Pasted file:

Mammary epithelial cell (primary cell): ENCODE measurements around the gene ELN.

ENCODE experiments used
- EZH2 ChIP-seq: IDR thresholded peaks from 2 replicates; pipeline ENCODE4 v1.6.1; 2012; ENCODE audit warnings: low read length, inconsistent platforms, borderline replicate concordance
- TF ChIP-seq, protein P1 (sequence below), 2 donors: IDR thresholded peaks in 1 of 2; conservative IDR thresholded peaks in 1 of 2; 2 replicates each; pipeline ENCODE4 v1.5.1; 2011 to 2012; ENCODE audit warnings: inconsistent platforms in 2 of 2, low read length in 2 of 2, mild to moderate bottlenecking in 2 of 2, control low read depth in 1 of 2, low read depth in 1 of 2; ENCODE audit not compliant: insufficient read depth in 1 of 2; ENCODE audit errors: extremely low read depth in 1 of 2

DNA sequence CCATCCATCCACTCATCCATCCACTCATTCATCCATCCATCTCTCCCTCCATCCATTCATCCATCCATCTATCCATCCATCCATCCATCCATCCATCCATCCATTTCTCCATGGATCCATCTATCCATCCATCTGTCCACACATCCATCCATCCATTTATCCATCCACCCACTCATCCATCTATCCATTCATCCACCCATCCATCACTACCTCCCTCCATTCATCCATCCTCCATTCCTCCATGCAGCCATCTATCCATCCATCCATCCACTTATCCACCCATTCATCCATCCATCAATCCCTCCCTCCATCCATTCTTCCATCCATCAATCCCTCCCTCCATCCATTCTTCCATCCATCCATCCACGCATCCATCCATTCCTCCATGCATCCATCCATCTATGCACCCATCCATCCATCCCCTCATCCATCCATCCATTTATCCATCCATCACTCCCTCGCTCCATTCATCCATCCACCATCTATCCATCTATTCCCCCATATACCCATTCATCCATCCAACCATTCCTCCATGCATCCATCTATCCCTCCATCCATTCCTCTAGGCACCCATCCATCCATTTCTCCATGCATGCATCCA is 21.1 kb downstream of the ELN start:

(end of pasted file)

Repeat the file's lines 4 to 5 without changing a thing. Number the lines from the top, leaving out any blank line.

- TF ChIP-seq, protein P1 (sequence below), 2 donors: IDR thresholded peaks in 1 of 2; conservative IDR thresholded peaks in 1 of 2; 2 replicates each; pipeline ENCODE4 v1.5.1; 2011 to 2012; ENCODE audit warnings: inconsistent platforms in 2 of 2, low read length in 2 of 2, mild to moderate bottlenecking in 2 of 2, control low read depth in 1 of 2, low read depth in 1 of 2; ENCODE audit not compliant: insufficient read depth in 1 of 2; ENCODE audit errors: extremely low read depth in 1 of 2

DNA sequence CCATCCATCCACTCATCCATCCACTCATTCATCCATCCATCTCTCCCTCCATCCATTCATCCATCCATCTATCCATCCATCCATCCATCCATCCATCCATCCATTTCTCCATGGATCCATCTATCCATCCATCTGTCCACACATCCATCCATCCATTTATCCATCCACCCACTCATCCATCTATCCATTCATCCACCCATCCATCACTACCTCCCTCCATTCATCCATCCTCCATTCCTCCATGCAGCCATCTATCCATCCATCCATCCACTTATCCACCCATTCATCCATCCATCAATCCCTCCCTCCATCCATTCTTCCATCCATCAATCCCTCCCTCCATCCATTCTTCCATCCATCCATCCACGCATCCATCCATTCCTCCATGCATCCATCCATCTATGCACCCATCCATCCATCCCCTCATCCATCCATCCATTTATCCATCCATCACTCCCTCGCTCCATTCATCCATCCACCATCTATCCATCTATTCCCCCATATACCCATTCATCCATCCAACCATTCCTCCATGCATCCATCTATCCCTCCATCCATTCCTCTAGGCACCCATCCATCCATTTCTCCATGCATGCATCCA is 21.1 kb downstream of the ELN start: